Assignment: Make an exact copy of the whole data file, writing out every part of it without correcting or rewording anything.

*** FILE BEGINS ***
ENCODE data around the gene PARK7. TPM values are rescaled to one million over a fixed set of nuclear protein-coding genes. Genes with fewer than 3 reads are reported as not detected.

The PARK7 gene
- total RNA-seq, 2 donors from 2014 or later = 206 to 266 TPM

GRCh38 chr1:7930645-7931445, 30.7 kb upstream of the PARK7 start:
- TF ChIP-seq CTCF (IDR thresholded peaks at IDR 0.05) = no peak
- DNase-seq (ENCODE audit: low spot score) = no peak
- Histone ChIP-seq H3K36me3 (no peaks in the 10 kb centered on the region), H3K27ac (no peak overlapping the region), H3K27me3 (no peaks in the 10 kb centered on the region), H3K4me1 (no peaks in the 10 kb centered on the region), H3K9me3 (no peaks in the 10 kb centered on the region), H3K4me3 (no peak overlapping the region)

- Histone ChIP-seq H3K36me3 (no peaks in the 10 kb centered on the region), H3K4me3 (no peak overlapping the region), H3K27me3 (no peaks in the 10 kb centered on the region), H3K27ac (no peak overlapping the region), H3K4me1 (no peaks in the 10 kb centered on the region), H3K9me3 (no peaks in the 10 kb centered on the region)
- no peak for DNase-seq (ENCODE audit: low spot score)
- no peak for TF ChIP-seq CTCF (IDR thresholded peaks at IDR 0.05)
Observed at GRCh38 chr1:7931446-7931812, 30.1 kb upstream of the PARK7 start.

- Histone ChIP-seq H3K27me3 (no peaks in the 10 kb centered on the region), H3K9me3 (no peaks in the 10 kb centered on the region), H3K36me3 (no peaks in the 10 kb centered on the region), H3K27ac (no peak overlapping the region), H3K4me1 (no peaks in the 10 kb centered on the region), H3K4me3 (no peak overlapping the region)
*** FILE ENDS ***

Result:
ENCODE data around the gene PARK7. TPM values are rescaled to one million over a fixed set of nuclear protein-coding genes. Genes with fewer than 3 reads are reported as not detected.

The PARK7 gene
- total RNA-seq, 2 donors from 2014 or later = 206 to 266 TPM

GRCh38 chr1:7930645-7931445, 30.7 kb upstream of the PARK7 start:
- TF ChIP-seq CTCF (IDR thresholded peaks at IDR 0.05) = no peak
- DNase-seq (ENCODE audit: low spot score) = no peak
- Histone ChIP-seq H3K36me3 (no peaks in the 10 kb centered on the region), H3K27ac (no peak overlapping the region), H3K27me3 (no peaks in the 10 kb centered on the region), H3K4me1 (no peaks in the 10 kb centered on the region), H3K9me3 (no peaks in the 10 kb centered on the region), H3K4me3 (no peak overlapping the region)

- Histone ChIP-seq H3K36me3 (no peaks in the 10 kb centered on the region), H3K4me3 (no peak overlapping the region), H3K27me3 (no peaks in the 10 kb centered on the region), H3K27ac (no peak overlapping the region), H3K4me1 (no peaks in the 10 kb centered on the region), H3K9me3 (no peaks in the 10 kb centered on the region)
- no peak for DNase-seq (ENCODE audit: low spot score)
- no peak for TF ChIP-seq CTCF (IDR thresholded peaks at IDR 0.05)
Observed at GRCh38 chr1:7931446-7931812, 30.1 kb upstream of the PARK7 start.

- Histone ChIP-seq H3K27me3 (no peaks in the 10 kb centered on the region), H3K9me3 (no peaks in the 10 kb centered on the region), H3K36me3 (no peaks in the 10 kb centered on the region), H3K27ac (no peak overlapping the region), H3K4me1 (no peaks in the 10 kb centered on the region), H3K4me3 (no peak overlapping the region)